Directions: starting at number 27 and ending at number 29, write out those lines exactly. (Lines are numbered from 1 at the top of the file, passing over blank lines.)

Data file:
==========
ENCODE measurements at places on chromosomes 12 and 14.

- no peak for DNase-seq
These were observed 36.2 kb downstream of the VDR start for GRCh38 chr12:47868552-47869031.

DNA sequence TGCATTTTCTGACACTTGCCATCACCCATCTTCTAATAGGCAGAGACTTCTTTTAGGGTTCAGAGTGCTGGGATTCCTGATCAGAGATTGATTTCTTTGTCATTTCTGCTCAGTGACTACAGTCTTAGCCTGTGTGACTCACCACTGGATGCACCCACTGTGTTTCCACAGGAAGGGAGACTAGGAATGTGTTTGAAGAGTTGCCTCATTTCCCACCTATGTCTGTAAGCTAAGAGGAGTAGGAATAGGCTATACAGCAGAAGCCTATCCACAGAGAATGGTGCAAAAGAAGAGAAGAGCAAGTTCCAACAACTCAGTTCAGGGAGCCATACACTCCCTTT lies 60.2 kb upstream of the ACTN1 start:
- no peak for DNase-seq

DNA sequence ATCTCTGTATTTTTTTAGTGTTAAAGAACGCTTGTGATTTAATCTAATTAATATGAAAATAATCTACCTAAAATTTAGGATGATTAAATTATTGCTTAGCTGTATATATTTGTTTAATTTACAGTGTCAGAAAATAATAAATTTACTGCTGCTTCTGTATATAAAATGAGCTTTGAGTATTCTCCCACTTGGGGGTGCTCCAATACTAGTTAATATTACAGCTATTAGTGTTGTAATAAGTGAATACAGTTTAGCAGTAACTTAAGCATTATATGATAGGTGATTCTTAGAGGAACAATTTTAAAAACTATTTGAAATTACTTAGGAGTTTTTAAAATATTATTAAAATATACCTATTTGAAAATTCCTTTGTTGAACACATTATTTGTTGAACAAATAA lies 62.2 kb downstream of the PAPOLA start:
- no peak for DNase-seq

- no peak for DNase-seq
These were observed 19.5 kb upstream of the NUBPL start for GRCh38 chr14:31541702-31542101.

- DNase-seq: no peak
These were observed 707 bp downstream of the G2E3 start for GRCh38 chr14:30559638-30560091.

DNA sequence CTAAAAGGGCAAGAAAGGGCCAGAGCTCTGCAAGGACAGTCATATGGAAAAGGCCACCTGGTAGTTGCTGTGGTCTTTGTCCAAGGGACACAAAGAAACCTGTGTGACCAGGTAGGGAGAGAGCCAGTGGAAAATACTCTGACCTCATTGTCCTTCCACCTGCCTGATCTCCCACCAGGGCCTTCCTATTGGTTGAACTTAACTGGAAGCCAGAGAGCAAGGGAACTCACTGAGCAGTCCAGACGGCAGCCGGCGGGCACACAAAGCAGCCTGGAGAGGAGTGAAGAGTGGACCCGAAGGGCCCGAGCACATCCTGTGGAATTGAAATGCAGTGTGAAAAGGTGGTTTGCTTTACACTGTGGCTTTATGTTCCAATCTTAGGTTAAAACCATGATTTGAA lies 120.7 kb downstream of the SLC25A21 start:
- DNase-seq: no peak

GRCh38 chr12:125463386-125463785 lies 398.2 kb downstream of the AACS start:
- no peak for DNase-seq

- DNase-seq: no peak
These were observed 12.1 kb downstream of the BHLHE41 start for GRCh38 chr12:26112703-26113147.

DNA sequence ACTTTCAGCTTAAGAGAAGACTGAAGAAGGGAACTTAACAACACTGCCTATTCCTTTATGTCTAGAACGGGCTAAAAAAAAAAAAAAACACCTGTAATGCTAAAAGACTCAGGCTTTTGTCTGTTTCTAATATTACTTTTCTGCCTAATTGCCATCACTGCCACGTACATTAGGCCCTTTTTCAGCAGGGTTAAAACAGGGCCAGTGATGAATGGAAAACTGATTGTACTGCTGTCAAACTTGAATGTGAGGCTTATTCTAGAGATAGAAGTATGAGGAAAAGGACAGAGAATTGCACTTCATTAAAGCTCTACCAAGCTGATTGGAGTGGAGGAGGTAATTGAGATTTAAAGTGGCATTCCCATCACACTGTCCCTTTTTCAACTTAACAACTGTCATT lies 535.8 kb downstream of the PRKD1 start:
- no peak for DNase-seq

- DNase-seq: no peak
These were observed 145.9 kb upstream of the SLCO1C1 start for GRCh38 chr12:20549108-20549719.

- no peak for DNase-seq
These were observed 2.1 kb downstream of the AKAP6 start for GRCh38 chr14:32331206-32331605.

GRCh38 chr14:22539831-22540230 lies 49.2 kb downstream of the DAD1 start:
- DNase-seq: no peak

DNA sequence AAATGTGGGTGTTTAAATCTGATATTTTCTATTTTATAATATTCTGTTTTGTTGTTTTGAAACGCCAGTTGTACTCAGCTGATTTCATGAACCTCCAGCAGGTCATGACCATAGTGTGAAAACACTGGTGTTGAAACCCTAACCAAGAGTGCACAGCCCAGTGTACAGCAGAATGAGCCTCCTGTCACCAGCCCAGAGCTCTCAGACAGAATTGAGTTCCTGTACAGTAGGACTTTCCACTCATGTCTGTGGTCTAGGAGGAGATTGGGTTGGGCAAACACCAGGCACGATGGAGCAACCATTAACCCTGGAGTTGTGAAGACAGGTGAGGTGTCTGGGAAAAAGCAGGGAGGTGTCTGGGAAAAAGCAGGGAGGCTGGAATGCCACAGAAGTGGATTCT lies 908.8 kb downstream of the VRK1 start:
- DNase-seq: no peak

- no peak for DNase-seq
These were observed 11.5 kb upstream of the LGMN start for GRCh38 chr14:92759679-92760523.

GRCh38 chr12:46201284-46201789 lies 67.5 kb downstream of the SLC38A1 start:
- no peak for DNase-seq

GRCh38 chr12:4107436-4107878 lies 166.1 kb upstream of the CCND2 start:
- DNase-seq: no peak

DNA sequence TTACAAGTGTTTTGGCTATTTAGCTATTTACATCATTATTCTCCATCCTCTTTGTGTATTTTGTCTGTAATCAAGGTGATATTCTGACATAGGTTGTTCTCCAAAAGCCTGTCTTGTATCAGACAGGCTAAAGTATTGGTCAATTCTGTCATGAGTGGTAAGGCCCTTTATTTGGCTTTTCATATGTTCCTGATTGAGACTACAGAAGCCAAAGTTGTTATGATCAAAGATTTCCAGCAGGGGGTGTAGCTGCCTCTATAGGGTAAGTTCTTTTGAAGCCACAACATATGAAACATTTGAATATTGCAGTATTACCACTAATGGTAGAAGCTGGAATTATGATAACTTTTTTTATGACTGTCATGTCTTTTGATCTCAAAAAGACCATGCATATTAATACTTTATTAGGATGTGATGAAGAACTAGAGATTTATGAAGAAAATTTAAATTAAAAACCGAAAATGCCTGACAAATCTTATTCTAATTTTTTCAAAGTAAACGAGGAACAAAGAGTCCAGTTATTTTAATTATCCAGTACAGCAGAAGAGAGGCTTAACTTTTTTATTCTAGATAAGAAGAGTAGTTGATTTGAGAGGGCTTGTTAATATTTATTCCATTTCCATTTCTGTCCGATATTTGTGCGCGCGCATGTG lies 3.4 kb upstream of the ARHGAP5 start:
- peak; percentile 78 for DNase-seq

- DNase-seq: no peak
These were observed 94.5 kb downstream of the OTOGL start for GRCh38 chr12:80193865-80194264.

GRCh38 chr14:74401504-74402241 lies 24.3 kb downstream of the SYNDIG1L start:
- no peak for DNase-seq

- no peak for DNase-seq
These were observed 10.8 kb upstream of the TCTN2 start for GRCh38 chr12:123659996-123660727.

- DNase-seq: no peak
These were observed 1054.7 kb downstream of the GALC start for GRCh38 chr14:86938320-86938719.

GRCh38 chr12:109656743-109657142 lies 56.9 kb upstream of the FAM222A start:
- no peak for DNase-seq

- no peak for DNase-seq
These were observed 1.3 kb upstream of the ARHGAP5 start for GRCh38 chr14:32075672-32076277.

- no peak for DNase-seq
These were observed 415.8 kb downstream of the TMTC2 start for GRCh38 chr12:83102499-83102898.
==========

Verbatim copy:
- DNase-seq: no peak

- no peak for DNase-seq
These were observed 11.5 kb upstream of the LGMN start for GRCh38 chr14:92759679-92760523.